The board unanimously agreed to approve the “deluxe package,” as Town Supervisor Bill Wilkinson dubbed it, provided the Army Corps allows for the ability to scale back the project should any of the requirements or components become problematic. Mr. Frank said the federal agency had indicated that it would agree to that concept, though town officials said they would seek written confirmation.

    Armoring the shoreline in the area is permitted under the town’s Local Waterfront Revitalization Project, but not hard structures perpendicular to the shore, such as the proposed groins. Mr. Frank said the three groins would initially be made of geotextile tubes and left in place for a trial period of 10 years so that their effect on downdrift could be observed. The groins’ size, height, orientation, and so on could be adapted before being permanently constructed out of stone or steel.

    The construction of the groins would require the town to obtain access to the beach from private property owners, a number of whom objected to the idea during a public comment period last year. They expressed concern about property values as well as the creation of a public beach, one of the federal requirements when a project includes beach reconstruction. Whether the reconstructed beach would be eligible for rebuilding by the Federal Emergency Management Agency after future storms, or whether the town would have to bear the cost, remains a question.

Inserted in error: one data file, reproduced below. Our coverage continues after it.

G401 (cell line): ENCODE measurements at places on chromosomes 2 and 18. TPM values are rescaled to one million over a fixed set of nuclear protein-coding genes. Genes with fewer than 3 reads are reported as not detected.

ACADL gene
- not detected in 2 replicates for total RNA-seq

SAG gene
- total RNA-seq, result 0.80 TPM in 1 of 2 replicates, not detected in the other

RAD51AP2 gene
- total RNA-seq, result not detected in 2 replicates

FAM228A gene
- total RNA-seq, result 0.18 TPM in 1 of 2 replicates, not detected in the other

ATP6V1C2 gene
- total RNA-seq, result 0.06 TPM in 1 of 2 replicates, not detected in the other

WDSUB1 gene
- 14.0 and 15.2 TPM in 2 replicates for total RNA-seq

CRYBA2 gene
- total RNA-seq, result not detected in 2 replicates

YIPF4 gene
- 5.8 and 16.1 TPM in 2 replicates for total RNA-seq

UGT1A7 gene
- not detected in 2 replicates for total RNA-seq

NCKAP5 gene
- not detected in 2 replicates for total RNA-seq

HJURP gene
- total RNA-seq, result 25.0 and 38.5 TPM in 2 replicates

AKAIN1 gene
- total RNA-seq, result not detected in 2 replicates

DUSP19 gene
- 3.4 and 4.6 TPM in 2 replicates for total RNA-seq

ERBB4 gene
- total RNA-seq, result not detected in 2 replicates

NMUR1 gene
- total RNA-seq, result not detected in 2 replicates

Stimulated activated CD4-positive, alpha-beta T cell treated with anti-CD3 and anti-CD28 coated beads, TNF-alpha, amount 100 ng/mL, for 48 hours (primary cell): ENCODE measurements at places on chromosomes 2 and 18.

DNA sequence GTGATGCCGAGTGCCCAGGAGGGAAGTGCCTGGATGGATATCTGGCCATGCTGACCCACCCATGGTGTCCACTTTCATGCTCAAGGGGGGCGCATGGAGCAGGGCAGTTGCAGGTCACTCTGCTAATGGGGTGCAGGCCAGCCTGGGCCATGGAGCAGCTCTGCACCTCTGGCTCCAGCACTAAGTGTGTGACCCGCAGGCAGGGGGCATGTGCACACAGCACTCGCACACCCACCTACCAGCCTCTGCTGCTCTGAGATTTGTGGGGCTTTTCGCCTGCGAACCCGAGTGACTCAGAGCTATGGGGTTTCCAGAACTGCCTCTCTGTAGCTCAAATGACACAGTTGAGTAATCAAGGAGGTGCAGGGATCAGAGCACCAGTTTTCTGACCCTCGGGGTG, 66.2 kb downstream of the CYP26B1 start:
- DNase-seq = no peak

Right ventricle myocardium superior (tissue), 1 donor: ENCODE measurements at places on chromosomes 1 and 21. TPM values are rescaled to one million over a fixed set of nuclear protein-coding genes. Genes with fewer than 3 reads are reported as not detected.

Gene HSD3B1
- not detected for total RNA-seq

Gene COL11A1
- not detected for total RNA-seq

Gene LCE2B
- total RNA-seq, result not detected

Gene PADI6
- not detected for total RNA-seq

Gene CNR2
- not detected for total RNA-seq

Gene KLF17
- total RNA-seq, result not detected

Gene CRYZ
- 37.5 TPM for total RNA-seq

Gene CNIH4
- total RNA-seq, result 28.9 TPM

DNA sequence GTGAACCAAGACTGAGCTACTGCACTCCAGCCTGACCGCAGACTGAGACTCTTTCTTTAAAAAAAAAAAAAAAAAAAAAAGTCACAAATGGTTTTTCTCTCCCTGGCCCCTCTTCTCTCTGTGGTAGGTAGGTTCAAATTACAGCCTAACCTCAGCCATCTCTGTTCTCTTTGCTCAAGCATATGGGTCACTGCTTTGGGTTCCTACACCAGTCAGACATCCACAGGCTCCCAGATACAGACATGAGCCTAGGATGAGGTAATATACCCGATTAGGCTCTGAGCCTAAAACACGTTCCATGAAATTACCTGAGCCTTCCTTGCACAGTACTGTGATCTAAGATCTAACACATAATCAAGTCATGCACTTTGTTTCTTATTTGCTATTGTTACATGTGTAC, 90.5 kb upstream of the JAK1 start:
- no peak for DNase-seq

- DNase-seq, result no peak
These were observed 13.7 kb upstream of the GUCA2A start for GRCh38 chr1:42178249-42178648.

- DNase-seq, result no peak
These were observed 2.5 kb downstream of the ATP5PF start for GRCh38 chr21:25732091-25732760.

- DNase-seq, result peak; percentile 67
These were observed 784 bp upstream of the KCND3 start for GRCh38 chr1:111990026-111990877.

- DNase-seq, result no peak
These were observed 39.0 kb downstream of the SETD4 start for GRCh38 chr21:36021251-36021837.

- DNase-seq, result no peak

Last year, Supervisor Wilkinson said that, in choosing the most ambitious Army Corps plan, the town “would be held up a long, long time, for a bunch of reasons.” The  Planning and Natural Resources Departments, Mr. Frank reported then, recommended choosing a lesser plan, citing “too many unanswered questions” associated with the dredging and beach restoration. But, he said, “If there were a viable option for restoring a sandy beach west of the inlet, that’s obviously in everybody’s best interest — for the property owners, for the public, for the environment.”